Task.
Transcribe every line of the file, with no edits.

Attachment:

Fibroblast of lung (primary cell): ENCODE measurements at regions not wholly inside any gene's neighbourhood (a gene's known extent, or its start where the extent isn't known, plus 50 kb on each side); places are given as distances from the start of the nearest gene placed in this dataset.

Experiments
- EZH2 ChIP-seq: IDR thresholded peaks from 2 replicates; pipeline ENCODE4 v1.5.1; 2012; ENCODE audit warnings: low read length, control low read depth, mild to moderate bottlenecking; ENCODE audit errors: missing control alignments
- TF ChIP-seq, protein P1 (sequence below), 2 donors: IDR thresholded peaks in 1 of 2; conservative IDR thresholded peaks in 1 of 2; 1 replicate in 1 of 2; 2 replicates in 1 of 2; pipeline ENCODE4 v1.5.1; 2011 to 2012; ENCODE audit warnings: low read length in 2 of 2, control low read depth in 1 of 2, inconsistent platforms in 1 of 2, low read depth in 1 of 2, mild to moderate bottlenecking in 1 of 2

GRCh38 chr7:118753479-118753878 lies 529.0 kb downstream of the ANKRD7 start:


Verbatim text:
Fibroblast of lung (primary cell): ENCODE measurements at regions not wholly inside any gene's neighbourhood (a gene's known extent, or its start where the extent isn't known, plus 50 kb on each side); places are given as distances from the start of the nearest gene placed in this dataset.

Experiments
- EZH2 ChIP-seq: IDR thresholded peaks from 2 replicates; pipeline ENCODE4 v1.5.1; 2012; ENCODE audit warnings: low read length, control low read depth, mild to moderate bottlenecking; ENCODE audit errors: missing control alignments
- TF ChIP-seq, protein P1 (sequence below), 2 donors: IDR thresholded peaks in 1 of 2; conservative IDR thresholded peaks in 1 of 2; 1 replicate in 1 of 2; 2 replicates in 1 of 2; pipeline ENCODE4 v1.5.1; 2011 to 2012; ENCODE audit warnings: low read length in 2 of 2, control low read depth in 1 of 2, inconsistent platforms in 1 of 2, low read depth in 1 of 2, mild to moderate bottlenecking in 1 of 2

GRCh38 chr7:118753479-118753878 lies 529.0 kb downstream of the ANKRD7 start: